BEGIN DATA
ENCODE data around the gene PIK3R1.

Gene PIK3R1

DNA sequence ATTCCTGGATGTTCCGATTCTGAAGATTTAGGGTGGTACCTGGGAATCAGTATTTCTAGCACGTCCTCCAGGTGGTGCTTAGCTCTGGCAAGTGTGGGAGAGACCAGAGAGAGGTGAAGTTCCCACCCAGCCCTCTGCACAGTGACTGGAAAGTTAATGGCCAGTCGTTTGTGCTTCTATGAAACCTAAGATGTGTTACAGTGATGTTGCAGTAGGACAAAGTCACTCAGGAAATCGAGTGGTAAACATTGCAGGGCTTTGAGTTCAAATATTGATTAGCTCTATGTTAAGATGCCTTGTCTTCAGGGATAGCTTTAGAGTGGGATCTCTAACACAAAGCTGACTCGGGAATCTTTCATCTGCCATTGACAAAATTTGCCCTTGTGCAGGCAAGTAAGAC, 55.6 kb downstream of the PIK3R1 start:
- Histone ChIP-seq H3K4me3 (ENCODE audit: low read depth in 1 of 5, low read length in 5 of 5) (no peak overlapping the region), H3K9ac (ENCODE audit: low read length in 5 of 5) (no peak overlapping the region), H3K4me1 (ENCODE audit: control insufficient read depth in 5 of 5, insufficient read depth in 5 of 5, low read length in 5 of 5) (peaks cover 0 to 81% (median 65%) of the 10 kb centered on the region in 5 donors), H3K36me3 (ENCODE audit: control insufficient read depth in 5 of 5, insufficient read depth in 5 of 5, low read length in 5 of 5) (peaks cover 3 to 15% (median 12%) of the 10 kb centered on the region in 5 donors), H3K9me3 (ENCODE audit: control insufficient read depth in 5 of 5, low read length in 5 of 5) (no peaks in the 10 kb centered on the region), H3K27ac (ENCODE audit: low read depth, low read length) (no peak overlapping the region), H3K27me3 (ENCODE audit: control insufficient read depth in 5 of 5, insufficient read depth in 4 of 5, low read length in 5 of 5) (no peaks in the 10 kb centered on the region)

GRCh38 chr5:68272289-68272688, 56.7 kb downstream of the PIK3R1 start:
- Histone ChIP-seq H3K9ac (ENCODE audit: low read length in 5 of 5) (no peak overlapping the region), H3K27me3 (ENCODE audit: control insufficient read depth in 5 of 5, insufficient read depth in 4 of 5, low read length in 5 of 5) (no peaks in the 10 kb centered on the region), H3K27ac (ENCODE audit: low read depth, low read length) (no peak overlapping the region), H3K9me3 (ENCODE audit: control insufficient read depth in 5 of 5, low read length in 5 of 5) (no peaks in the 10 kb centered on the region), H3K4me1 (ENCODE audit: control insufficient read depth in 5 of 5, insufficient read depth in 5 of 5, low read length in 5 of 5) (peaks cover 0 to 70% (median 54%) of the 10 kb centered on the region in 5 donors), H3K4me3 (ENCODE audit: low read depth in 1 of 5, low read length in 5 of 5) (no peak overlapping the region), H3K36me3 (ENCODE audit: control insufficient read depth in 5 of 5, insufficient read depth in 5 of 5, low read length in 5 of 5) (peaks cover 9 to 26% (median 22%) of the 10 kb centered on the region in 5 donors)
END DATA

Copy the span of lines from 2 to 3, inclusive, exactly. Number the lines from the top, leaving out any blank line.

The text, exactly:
Gene PIK3R1

DNA sequence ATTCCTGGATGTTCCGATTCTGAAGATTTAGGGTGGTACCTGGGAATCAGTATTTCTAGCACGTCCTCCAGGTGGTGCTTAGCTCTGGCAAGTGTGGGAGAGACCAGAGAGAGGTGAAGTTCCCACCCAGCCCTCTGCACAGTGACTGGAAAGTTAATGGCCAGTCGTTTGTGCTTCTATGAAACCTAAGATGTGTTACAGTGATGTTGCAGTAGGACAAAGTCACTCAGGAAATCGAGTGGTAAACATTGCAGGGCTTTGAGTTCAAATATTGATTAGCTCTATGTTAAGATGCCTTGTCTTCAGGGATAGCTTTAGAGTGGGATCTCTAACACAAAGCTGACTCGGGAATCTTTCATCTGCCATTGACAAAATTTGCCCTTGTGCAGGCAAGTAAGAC, 55.6 kb downstream of the PIK3R1 start: